Why I Give Back: Richard Massi ’97

Emma Irving '18
Richard Massi '97 and his son Kane Massi pose for a photo at the 2023 Homecoming celebration.
Rich Massi ’97 and his son Kaden Massi '27 enjoy the October 2023 Homecoming festivities.

Now that his son Kaden has joined the Pride, giving back to Widener has taken on a whole new meaning for Rich Massi ’97.

“It’s surreal to be back on campus as much as I have lately with move-in, homecoming, and other events,” Massi said.

Not so long ago, Massi himself was enrolled at Widener as an electrical engineering student. Today, he’s vice president of Global Reliability & Performance at Peacock, responsible for some of the biggest events in streaming, including record-setting concurrent live streams of the 2022 Winter Olympics and football’s biggest game.

Richard Massi '97 headshot.
Rich Massi ’97 leads the way as vice president of Global Reliability & Performance at Peacock.

Massi’s job has him working with teams in the UK and India, but making time to give back to Widener students remains a top priority for him.

At the School of Business Administration’s Future of Work Conference this year, Massi spoke on “Riding the Digital Transformation Wave without Wiping Out.” The industry transition to digital cloud technologies is something he’s witnessed firsthand thanks to Widener.

Massi’s exceptional career began with his Widener co-op at Comcast, which landed him a job there once he graduated. From there, his career grew as the company did, and Massi leaned into the changes happening all around him.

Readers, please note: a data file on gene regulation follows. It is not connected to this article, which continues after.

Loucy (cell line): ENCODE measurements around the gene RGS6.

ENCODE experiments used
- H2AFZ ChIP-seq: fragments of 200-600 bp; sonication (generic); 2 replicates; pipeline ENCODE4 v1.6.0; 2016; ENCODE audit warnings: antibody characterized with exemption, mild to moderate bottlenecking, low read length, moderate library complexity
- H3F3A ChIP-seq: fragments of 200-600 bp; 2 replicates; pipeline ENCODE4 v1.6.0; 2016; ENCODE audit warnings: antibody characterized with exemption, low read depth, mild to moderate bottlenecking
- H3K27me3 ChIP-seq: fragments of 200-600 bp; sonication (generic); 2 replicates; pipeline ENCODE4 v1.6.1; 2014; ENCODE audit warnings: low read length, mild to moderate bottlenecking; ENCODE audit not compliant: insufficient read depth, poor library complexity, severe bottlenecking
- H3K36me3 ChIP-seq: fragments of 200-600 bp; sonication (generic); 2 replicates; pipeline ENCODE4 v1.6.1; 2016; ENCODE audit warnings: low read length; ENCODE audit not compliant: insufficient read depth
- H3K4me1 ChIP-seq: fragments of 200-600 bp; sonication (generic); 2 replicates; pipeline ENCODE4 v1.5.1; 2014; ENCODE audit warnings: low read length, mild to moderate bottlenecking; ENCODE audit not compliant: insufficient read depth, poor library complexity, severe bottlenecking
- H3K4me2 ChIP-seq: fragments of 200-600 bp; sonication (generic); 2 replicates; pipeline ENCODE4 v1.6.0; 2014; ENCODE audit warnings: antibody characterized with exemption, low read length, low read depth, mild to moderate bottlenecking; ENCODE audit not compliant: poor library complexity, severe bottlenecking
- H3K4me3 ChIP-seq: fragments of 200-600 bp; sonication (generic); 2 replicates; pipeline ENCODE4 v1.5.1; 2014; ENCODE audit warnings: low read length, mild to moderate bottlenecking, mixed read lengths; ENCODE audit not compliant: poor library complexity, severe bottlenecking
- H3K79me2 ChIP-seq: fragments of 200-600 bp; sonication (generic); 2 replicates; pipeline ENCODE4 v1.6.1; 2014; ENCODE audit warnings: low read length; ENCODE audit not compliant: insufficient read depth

“Working for the largest broadband provider in the United States, I’ve had a front row seat to watch how the technologies we develop create and impact whole industries,” Massi said. He notes how over-the-top streaming apps like Peacock developed over decades of progressive technological transformations.

Richard Massi '97 talks with participants of the 2023 Future of Work conference.
Rich Massi ’97 (left) networks with panelist Michael Cunningham (center) from the Phillies and other attendees at the School of Business Administration’s Future of Work Conference in 2023.

“Being able to help guide knowledge for the students and the university to learn about what’s happening in private sector industry is really important to me,” he added.

Massi is excited about continuing to give that wisdom back to Widener students through conferences and events but also at the classroom level. He’s passionate about bringing site reliability engineering training into the curricula to set students across majors up for success.

Those students include his son Kaden, who joined the Pride as a management major this fall. Massi has enjoyed noting all the facility updates and other changes since his time at Widener.

“I’m jealous of him and what he gets to experience on this amazing campus,” Massi said of his son.

While a lot has changed between the Massis’ years on campus, many more experiences unite them. Outside the classroom, Massi played club volleyball in the 90s, and Kaden plays for the Pride on the men’s volleyball team today. But it’s the quality of education that Massi says unites generations of Widener students the most.

That quality is sustained when alumni and donors like Massi give back to the Widener community.

“I was the first person in my family to graduate from college, and there’s no doubt about the line through my Widener education to my co-op to a growing and global career,” Massi said. 

“Receiving support and mentorship from people that were ahead of me on the curve has helped guide me, and I will give as much of my time as I can to relay my experiences and mentor students to help shape their future decisions in the same way.”

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